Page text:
Senate Approves Senator Kennedy’s Bill to Crackdown on Financial Exploitation of Seniors

June 11, 2013

Legislation would expand the crime of larceny to more harshly prosecute people who commit financial abuse of seniors or individuals with disabilities.

Kennedy believes bill would help ensure stiffer penalties in cases like that of Kenneth Hetizenrater, who exploited the trust of a 90-year-old man to steal $550,000 from him.  

ALBANY, N.Y. – Senator Tim Kennedy, D-Buffalo, secured unanimous Senate approval for his legislation to crackdown on the financial exploitation of senior citizens and people with disabilities (S.373/A.2898). Kennedy’s legislation will expand the crime of larceny to more harshly prosecute individuals who exploit the trust of senior citizens or people with disabilities to swindle them out of cash, savings or other assets.

Senator Kennedy believes the bill would help ensure severe penalties are imposed in cases like that of Kenneth Heitzenrater – a Niagara County man convicted of stealing over $550,000 from a 90-year-old man who had trusted him like a son. “After Kenneth Heitzenrater’s case of theft and deception came to light, it added renewed urgency to our efforts to crackdown on the financial exploitation of senior citizens,” said Senator Kennedy. “90-year-old Matt Pollack worked his entire life to save up over $600,000, so he could live comfortably and independently long into his retirement. Instead of looking out for his defenseless elderly neighbor, Heitzenrater exploited his relationship with Pollack, who had trusted him like a son, to empty out his savings and steal more than $550,000 from him. “It’s a distressing case with an unfortunate ending for the victim, who has been forced into assisted living because of his depleted savings, but sadly, his story is not unique” Kennedy added. “For every case of financial exploitation reported to the proper authorities, 44 cases go unreported. This needs to stop before another one of our neighbors is robbed of their savings and their dignity. New York State needs gets tough on those who seek to hurt or exploit vulnerable senior citizens. The Senate has taken action, and now it’s up to the Assembly. We urge them to act immediately.” Currently, there are no legal provisions in New York State law that specifically address the financial exploitation of senior citizens. Kennedy’s bill amends the state’s larceny code by adding precise language that establishes the new crime of financial exploitation of the elderly or disabled. Without specific statutes dealing with the financial exploitation of seniors, some offenders are able to avoid severe punishments – or any punishment at all – for committing acts the general public would deem immoral and criminal. Kennedy’s legislation aims to address the growing need to safeguard the financial well-being of an expanding sector of our population. It establishes senior citizens and individuals with disabilities as a protected class within the state’s larceny codes. With this change to the law, prosecutors will be better equipped to pursue charges against a person in position of trust who manipulates the elderly or disabled and deceives them into turning over property by means of false promises, extortion, fraud or intimidation. It also enhances state law against those who attempt to take advantage an individual’s deteriorating mental or physical condition in order to steal their assets. At least 45 other states already have laws on the books that explicitly seek to prevent financial abuse of the elderly and persons with disabilities. New York State still lags behind when it comes to protecting the financial assets of senior citizens. In most cases of elder abuse, especially when it comes to financial exploitation, the perpetrator tends to be a family member, close friend or a care taker who has gained close access to the victim. As the New York State’s senior population grows, this problem may only become worse – unless the state acts now. Penalties for larceny are determined by the amount of money alleged to be stolen. An individual who steals more than $50,000 can be charged with second-degree grand larceny, a class C felony, which is punishable by up to 15 years in prison. The bill now goes to the Assembly for approval, before it can be sent to the Governor’s desk to be signed into law.   Senator Kennedy took to the Senate floor to stress the urgency of enacting this legislation to crackdown on the financial exploitation of senior citizens. You can view his remarks here:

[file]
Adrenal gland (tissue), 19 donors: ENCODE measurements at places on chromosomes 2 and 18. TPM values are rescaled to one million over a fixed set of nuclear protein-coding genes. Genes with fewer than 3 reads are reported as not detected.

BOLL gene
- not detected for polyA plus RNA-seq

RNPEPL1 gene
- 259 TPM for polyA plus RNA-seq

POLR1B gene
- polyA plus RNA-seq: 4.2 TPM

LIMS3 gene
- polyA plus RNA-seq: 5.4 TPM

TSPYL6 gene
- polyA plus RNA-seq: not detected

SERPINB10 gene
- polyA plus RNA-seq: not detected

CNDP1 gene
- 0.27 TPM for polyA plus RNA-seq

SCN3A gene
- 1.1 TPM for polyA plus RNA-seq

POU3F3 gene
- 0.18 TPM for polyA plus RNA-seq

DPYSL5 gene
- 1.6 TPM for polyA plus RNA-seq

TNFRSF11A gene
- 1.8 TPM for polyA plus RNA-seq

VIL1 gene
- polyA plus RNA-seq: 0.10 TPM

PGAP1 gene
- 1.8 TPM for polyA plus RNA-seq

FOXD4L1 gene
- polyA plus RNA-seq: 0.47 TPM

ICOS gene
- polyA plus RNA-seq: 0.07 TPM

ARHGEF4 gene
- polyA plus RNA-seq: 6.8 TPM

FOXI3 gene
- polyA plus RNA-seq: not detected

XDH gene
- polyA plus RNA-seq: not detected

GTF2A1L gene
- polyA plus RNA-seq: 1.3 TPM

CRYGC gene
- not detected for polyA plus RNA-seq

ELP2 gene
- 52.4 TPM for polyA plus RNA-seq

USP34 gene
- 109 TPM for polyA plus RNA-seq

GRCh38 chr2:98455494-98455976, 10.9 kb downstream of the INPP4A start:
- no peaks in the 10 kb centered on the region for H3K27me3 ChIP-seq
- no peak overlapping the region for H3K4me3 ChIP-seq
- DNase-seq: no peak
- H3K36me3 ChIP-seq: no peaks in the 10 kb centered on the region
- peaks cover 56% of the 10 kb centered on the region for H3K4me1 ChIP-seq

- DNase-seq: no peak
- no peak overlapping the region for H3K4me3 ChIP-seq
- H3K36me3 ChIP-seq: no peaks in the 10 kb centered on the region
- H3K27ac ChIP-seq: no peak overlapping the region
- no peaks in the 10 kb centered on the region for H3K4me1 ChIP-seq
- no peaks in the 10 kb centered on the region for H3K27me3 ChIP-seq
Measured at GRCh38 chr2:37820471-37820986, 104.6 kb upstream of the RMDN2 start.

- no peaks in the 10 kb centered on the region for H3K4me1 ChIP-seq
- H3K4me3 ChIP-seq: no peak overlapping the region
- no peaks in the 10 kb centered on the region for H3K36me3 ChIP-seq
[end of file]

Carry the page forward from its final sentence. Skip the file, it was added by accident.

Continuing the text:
Senator Timothy M. Kennedy represents the New York State Senate’s 63rd District, which is comprised of the town of Cheektowaga, the city of Lackawanna and nearly all of the city of Buffalo. More information is available at